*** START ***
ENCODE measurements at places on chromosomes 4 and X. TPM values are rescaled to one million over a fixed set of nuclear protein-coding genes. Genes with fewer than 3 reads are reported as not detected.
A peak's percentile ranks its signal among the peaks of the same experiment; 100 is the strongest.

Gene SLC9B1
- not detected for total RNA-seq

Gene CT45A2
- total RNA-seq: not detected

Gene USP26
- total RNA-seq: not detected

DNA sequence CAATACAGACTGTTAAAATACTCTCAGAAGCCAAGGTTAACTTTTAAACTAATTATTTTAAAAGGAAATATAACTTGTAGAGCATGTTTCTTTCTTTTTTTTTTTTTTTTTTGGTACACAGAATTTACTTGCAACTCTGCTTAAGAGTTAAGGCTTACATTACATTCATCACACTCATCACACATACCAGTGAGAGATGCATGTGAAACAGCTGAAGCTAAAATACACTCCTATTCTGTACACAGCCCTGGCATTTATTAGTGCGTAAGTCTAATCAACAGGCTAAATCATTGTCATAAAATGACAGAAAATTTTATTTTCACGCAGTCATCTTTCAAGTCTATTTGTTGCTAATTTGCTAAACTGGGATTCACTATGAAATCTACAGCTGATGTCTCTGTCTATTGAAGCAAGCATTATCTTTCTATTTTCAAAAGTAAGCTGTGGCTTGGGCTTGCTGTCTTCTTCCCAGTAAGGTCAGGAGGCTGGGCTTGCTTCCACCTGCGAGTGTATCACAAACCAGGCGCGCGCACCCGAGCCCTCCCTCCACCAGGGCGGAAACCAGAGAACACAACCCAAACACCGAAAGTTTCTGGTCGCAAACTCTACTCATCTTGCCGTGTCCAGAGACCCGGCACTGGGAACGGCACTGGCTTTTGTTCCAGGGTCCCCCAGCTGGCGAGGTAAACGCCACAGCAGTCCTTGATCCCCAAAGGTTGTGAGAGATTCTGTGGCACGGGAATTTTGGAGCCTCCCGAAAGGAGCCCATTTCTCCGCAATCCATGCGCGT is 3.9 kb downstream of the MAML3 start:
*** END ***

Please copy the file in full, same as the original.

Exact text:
ENCODE measurements at places on chromosomes 4 and X. TPM values are rescaled to one million over a fixed set of nuclear protein-coding genes. Genes with fewer than 3 reads are reported as not detected.
A peak's percentile ranks its signal among the peaks of the same experiment; 100 is the strongest.

Gene SLC9B1
- not detected for total RNA-seq

Gene CT45A2
- total RNA-seq: not detected

Gene USP26
- total RNA-seq: not detected

DNA sequence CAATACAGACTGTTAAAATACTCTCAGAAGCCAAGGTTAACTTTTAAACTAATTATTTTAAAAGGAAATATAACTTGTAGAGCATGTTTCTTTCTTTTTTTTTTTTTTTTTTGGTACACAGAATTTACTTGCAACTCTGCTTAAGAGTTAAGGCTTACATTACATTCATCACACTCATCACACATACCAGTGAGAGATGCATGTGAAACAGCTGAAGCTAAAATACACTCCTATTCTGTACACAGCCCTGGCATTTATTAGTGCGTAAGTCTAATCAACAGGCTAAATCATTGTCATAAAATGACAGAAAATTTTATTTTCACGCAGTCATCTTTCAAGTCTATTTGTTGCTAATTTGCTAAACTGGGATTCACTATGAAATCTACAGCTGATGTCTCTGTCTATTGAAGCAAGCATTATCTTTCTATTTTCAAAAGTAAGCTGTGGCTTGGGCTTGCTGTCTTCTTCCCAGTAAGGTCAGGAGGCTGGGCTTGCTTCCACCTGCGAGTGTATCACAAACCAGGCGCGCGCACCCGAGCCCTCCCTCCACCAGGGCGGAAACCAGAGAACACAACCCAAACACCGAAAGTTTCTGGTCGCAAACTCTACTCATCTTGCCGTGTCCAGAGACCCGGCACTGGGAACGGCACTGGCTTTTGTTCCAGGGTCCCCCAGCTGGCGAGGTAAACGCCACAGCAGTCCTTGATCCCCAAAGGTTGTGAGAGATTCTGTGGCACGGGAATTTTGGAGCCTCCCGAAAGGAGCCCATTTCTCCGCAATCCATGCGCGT is 3.9 kb downstream of the MAML3 start: